If I run
fstrim in a docker container I get errors about host-mounted(?) files being
not a directory.
$ docker run -ti -v tmp:/tmp2 ubuntu:16.04 /sbin/fstrim --all fstrim: /etc/hosts: not a directory fstrim: /etc/hostname: not a directory fstrim: /etc/resolv.conf: not a directory fstrim: /tmp2: FITRIM ioctl failed: Operation not permitted
I’m guessing this is because the container isn’t privileged. (at least the
FITRIM ioctl failed error)
I discovered this by installing
cron on a fresh
ubuntu:16.04 container (I know it violates the “one process” philosophy – that’s another discussion) But the default image has
/etc/cron.weekly/fstrim so once you install cron,
fstrim starts running weekly and cron emails me the errors.
Should I be running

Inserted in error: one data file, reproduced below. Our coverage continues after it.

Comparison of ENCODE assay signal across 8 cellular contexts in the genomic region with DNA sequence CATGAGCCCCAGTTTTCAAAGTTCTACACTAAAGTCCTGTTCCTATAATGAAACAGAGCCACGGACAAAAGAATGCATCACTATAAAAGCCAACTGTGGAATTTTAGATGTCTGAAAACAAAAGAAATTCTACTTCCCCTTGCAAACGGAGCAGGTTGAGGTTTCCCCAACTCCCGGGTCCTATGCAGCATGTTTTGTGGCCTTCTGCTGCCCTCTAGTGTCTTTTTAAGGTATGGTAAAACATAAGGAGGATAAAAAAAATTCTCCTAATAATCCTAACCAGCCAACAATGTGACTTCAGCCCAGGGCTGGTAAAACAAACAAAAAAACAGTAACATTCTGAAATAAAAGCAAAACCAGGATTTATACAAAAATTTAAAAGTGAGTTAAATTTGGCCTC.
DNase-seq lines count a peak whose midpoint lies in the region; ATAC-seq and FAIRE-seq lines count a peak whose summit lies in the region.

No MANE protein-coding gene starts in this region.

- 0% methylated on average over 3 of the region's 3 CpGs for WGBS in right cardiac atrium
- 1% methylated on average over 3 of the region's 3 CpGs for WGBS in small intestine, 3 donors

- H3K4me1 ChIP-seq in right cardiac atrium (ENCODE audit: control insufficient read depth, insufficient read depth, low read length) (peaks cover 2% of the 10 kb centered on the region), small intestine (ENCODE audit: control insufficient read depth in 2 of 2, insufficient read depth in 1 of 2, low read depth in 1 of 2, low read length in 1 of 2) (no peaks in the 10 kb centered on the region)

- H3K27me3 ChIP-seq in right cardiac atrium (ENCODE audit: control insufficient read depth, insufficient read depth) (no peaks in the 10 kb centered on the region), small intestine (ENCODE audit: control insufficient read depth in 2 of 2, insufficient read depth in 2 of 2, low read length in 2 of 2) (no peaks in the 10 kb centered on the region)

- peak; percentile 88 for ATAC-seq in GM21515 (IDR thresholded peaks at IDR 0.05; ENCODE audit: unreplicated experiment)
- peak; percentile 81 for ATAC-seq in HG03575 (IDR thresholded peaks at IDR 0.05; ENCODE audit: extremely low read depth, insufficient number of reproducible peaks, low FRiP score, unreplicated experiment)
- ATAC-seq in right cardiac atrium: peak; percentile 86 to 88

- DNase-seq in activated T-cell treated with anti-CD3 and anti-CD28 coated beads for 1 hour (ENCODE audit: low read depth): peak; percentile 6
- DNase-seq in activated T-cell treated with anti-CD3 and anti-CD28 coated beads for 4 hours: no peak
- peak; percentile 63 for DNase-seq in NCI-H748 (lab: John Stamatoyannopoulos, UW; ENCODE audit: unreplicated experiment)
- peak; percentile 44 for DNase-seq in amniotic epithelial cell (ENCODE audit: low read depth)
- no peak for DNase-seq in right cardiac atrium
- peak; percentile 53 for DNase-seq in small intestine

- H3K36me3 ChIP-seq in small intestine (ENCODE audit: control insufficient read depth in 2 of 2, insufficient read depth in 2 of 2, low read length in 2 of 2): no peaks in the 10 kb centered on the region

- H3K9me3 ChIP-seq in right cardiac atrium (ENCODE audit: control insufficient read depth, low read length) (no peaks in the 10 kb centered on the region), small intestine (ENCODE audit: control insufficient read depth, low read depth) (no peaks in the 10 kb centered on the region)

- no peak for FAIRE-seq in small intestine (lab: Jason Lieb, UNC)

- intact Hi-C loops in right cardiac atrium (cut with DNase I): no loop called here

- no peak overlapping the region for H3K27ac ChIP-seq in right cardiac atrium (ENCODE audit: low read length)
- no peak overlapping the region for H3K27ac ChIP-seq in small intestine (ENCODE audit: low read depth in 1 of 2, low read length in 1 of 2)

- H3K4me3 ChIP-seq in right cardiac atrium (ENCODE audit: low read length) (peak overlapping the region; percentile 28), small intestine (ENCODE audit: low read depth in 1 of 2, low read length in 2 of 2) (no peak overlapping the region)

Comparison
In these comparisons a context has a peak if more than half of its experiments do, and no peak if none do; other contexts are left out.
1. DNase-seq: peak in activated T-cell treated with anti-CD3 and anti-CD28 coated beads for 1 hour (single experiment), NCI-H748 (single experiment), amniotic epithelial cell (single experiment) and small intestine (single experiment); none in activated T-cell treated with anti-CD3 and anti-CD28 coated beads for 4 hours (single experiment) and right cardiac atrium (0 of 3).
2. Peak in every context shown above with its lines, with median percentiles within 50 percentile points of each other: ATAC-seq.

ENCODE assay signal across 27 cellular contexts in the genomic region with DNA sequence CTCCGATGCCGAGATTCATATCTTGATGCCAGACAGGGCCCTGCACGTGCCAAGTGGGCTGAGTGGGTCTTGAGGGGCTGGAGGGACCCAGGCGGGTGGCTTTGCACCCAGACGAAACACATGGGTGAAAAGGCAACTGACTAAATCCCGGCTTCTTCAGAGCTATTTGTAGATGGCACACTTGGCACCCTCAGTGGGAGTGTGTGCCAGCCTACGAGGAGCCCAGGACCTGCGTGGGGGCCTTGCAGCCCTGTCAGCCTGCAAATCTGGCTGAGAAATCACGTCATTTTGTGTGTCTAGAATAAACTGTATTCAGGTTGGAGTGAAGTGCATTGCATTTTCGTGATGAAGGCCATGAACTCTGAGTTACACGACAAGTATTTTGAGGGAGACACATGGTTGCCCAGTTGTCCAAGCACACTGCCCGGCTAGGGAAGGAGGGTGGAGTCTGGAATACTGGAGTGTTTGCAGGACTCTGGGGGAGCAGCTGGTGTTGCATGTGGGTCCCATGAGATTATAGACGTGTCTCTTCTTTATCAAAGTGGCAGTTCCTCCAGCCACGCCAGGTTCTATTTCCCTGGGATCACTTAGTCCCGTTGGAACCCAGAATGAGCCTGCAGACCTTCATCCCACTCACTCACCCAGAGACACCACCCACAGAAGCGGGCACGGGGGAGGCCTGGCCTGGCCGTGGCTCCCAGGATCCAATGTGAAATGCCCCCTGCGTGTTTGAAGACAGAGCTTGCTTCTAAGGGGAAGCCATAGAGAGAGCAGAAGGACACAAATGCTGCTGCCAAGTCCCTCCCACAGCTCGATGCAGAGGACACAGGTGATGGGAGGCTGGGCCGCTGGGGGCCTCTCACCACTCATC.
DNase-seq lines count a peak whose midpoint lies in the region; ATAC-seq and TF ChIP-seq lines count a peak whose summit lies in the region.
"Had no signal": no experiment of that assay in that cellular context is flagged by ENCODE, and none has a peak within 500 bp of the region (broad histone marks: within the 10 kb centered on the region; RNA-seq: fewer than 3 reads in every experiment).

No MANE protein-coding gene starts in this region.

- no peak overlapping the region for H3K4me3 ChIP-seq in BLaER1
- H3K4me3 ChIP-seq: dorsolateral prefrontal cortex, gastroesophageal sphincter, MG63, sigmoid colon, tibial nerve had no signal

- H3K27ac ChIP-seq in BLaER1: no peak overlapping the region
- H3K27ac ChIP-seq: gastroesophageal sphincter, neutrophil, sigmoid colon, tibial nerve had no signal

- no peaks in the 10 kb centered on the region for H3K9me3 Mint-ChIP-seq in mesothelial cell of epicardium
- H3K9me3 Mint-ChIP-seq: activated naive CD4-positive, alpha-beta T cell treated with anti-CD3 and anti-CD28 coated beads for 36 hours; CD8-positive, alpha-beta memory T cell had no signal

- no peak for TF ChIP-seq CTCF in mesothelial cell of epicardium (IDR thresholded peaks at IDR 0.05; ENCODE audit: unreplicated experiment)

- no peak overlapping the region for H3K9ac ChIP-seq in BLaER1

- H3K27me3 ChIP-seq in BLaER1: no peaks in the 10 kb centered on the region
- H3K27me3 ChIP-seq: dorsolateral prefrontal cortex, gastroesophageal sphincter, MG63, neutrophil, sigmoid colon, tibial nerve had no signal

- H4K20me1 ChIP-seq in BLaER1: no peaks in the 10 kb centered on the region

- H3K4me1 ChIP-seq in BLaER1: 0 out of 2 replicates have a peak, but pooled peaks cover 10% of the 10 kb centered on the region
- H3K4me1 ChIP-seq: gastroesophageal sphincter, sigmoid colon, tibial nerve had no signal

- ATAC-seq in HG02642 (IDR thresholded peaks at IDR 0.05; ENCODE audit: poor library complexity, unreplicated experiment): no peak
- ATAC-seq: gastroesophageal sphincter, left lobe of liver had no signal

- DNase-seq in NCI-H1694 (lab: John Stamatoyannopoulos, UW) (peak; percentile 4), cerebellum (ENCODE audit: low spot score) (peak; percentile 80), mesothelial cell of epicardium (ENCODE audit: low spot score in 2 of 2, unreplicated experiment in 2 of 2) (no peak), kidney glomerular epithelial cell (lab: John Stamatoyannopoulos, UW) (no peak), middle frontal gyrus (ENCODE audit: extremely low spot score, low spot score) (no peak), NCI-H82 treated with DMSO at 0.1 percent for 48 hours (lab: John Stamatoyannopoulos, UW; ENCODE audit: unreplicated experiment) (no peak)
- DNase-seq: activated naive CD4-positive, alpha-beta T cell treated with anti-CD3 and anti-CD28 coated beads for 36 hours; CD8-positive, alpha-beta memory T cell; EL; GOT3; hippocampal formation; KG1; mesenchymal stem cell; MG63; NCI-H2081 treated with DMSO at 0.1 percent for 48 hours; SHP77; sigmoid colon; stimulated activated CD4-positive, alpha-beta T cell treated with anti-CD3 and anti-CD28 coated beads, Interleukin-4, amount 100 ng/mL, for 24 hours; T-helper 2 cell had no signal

fstrim in a container?
I’m still wrapping my head around
aufs and all the pages I found about
fstrim talk about SSDs and free space recovery.
Does any of this apply in a container? Won’t the host’s fstrim cron job take care of everything? Should I remove the cron job from the container or is a bug in docker?
edit: system info:
$ uname -sri; docker --version Linux 4.4.0-53-generic x86_64 Docker version 1.12.3, build 6b644ec
fstrim makes absolutely no sense inside a container.
The point of
fstrim is to unmap unused storage on the backing store, whether that’s a local SSD or thin provisioned SAN storage mounted via iSCSI, FibreChannel, or whatever. Such a process needs to run on the host, rather than inside a container.
The specific errors you see are because
fstrim attempts to call the FITRIM ioctl on each mount point, and mount points inside a container do not correspond to the actual block devices the host is using. This is generally true even if the container is privileged.
Why Ubuntu puts
fstrim in a container image is a complete mystery. If you’re stuck with Ubuntu containers, I would suggest disabling that cron job.
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